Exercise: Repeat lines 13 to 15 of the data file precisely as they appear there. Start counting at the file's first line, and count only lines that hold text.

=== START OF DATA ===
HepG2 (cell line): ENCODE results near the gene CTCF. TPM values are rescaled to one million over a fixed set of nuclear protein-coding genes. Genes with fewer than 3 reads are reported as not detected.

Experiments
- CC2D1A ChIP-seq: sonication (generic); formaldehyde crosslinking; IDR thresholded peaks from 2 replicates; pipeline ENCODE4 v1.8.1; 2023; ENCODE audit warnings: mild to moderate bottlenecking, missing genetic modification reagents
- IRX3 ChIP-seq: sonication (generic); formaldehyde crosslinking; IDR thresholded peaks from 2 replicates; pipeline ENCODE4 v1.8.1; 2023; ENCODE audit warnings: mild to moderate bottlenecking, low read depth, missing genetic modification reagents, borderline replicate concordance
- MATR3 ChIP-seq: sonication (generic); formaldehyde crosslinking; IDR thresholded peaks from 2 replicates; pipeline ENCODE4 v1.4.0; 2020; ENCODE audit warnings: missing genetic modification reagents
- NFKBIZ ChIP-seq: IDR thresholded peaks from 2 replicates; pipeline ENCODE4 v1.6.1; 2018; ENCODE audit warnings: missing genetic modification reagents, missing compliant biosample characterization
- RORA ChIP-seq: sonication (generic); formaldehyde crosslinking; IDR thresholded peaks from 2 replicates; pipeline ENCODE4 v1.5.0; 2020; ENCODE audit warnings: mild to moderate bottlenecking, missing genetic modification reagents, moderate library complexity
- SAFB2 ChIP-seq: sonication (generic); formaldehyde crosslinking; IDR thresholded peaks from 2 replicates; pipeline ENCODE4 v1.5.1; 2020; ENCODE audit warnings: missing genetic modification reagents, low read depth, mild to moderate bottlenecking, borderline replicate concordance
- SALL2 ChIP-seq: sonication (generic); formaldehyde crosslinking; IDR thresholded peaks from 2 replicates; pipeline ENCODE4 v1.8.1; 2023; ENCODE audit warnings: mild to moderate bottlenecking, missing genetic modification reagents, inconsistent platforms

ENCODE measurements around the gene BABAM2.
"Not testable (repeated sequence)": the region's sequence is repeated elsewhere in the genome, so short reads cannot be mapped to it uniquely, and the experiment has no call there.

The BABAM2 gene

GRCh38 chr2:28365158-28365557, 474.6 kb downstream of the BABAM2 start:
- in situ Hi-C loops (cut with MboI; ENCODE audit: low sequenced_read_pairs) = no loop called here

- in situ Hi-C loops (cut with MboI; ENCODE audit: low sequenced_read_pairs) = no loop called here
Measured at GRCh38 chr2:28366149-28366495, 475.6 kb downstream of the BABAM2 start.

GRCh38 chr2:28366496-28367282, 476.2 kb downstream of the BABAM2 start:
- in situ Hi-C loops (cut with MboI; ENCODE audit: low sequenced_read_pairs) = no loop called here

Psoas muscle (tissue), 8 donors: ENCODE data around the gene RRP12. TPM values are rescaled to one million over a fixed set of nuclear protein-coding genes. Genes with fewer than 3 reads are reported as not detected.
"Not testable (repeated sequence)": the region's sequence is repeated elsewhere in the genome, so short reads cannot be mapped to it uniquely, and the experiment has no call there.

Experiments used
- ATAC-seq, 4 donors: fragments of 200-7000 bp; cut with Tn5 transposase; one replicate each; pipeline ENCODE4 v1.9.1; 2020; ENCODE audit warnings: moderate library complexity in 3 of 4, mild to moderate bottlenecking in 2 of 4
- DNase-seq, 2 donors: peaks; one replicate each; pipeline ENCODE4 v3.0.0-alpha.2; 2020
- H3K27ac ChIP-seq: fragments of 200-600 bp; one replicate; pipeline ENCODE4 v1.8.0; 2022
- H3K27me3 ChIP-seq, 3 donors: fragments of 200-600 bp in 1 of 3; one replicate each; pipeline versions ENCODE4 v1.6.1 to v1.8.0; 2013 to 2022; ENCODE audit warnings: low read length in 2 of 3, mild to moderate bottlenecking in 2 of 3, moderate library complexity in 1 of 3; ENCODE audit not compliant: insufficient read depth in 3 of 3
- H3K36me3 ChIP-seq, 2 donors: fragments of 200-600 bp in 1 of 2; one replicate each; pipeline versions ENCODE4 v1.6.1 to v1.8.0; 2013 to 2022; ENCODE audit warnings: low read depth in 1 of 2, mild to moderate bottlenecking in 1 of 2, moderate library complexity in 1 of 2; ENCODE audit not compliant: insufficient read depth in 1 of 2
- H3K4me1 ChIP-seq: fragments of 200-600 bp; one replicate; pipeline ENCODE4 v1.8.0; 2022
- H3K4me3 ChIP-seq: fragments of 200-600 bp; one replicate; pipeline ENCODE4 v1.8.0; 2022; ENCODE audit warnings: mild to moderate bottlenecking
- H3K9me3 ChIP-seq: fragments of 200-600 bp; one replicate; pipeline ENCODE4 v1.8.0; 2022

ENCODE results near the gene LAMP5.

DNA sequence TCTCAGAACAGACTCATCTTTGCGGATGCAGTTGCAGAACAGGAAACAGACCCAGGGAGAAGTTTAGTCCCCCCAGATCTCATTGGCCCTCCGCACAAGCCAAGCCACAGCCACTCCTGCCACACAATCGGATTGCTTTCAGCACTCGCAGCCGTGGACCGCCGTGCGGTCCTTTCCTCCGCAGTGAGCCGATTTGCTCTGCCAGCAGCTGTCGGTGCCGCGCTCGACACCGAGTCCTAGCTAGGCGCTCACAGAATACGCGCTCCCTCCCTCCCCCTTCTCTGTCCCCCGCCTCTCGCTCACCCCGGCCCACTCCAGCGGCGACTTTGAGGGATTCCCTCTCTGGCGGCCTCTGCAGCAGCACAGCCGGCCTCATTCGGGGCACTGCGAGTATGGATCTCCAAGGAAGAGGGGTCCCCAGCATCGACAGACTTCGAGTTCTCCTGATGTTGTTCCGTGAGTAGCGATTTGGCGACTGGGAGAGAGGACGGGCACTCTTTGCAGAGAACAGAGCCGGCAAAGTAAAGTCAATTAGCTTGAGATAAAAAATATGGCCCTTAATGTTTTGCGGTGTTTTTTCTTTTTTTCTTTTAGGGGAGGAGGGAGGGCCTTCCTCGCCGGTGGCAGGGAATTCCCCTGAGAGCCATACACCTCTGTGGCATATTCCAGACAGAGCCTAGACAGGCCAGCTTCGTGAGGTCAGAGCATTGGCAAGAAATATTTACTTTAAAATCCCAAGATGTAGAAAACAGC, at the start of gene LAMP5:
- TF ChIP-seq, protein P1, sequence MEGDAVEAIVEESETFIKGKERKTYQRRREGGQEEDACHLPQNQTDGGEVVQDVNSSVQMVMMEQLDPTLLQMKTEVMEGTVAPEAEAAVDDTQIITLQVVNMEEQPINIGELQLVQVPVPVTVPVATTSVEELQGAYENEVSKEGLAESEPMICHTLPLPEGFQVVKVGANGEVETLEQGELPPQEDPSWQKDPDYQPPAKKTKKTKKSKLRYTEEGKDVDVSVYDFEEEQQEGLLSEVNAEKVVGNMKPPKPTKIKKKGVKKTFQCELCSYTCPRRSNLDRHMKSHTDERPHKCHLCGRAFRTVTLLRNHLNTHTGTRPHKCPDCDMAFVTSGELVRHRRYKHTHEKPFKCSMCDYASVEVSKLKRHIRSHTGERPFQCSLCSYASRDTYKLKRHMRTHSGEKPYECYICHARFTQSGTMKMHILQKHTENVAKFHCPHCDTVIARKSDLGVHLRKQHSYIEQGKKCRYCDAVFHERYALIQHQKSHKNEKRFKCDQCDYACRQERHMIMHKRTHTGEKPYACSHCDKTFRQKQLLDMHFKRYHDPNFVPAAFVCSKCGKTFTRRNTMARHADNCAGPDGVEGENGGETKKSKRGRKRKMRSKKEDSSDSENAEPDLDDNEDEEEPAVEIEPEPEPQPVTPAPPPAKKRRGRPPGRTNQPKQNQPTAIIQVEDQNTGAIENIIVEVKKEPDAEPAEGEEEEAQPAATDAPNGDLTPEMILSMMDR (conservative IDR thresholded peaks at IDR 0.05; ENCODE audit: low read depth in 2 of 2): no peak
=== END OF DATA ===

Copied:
GRCh38 chr2:28365158-28365557, 474.6 kb downstream of the BABAM2 start:
- in situ Hi-C loops (cut with MboI; ENCODE audit: low sequenced_read_pairs) = no loop called here

- in situ Hi-C loops (cut with MboI; ENCODE audit: low sequenced_read_pairs) = no loop called here